Father, Dad, Daddy, Poppy, Grampa.
This is the big weekend when sons and daughters wish the Old Guy a happy day, and it’s a day when wives honor the man who gave her her children. For some of these guys fatherhood is a surprise, others assume it will happen but aren’t interested in participation, while others helped plan it. Though there’s no Father’s Guide distributed at hospital checkout, at least the men in our immediate family have done
and are doing a good job. Most dads don’t sit down with the sons and spell it out either. It’s literally a hands-on experience every time that feels like it’s being made up as they go along. Little do dads realize they really are passing a baton and may not live to see the results of their influence in subsequent generations. Sometimes the grampas get to give their sons advice, but mostly they’re enjoying the ride.
Where did these dads come from? How many generations do dads look back on this day reserved just for them? How many generations forward do they dream?
Right now I want to say thanks to my dad and the dad he talked about so fondly. As I look at the family tree, I imagine all those fathers advising, teaching, smiling, and reluctantly bidding so long, trusting and hoping that they’ve been a worthy example as time relentlessly marches on.
I want to say thank you to my Honey who has willingly and reluctantly hung in there through multiple Father-Daughter and Father-Son banquets that all look and sound alike. Thanks for travelling in all kinds of weather to the in-laws, trying to sleep while the trains roared by in the middle of the night. Thanks for cleaning recycled suppers off the carpet, changing diapers, going to concerts and games, holding the camera at parades, putting on the tie on hot Sunday mornings rather than fishing so the kids would follow in your footsteps, for giving up your wants for the kids’ needs like dads before and dads to come.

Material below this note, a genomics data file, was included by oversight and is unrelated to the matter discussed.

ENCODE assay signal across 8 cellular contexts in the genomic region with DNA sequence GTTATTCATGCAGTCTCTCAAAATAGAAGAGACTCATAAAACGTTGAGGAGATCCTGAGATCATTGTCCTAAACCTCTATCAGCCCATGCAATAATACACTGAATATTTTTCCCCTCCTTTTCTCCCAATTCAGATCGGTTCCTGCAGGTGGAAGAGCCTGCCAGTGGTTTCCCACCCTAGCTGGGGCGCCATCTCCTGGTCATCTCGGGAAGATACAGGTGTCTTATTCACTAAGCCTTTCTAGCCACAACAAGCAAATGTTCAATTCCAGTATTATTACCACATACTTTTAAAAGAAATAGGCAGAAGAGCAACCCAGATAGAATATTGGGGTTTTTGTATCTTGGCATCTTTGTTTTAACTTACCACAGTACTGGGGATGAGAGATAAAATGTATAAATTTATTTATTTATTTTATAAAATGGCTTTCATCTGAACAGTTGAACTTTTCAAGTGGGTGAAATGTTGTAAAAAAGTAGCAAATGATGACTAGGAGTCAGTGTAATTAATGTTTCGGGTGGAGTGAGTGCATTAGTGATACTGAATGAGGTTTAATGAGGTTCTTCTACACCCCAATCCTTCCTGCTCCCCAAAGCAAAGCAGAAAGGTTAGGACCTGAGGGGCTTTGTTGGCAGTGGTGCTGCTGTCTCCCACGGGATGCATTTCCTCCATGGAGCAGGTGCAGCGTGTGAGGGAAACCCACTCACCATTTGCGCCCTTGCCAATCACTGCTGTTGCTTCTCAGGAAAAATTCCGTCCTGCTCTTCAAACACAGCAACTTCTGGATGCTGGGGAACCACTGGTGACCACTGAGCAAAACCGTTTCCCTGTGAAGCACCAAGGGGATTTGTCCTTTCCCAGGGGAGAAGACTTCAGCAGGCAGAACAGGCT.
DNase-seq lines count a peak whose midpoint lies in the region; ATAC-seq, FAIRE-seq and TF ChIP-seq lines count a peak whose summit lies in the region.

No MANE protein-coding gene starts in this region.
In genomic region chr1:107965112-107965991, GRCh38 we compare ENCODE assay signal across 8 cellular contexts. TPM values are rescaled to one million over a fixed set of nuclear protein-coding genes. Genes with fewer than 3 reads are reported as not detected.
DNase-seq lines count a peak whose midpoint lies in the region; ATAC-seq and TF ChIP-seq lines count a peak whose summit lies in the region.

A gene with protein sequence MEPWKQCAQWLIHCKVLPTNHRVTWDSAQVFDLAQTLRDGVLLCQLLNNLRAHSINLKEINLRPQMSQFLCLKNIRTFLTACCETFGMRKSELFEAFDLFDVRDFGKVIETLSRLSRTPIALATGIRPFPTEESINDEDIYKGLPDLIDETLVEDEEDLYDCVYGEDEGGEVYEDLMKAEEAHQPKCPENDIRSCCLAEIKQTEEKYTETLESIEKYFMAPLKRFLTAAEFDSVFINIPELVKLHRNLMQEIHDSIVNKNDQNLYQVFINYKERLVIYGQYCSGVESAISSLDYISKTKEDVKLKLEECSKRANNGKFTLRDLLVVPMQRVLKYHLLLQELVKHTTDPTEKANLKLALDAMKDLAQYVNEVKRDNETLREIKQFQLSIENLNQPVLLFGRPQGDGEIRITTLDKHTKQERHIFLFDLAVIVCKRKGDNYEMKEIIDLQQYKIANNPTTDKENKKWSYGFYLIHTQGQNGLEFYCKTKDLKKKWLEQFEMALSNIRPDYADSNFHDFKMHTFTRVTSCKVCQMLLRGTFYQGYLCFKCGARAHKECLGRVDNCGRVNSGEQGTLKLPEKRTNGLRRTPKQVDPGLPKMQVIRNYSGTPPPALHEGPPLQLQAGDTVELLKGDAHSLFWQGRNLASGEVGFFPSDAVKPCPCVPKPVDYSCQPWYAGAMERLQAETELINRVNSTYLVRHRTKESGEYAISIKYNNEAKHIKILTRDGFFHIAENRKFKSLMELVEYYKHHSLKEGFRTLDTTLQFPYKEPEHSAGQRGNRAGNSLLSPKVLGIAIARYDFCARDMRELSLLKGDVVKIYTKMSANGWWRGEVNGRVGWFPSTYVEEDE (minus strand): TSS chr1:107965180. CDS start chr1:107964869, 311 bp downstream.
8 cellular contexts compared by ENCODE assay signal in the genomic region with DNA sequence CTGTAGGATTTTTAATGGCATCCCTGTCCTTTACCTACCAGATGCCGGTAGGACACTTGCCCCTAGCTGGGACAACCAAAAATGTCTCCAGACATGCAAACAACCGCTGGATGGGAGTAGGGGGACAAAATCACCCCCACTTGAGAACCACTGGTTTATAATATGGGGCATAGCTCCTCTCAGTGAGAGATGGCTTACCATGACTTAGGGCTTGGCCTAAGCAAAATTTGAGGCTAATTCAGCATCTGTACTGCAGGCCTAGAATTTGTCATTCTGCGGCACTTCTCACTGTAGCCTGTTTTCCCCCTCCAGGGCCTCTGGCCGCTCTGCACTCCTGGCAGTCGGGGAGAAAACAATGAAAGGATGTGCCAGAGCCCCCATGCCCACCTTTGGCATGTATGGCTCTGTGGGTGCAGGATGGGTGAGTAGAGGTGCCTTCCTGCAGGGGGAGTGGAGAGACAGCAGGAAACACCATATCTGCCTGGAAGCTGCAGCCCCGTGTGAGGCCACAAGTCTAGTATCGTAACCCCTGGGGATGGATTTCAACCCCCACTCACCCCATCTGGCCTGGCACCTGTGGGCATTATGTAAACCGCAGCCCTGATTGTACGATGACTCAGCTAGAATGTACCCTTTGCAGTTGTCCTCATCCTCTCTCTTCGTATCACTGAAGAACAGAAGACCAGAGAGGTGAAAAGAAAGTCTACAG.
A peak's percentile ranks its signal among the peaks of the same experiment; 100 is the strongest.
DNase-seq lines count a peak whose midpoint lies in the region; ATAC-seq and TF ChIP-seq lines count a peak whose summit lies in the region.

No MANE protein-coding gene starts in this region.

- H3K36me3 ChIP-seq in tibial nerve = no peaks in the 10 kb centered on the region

You were there for the glad times and sad times, the fun, the tears, the losses, the gains. You’re still here for me and for your children and your children’s children. You’ve stuck with it through happy, sad, stable, and rough times making them everything from easy to educational.
“Let’s call Poppy on the radio for his birthday! CQ, Poppy, CQ, Poppy…”
“Are you enjoying this great weather, Russ?”
“Look at my kids.”
(Yes, Julie, yes, Chip, you are on Dad’s List of kids)
“Father in heaven, I want to be a good grandfather to this precious little addition to my family.”
“Done deal, my child.”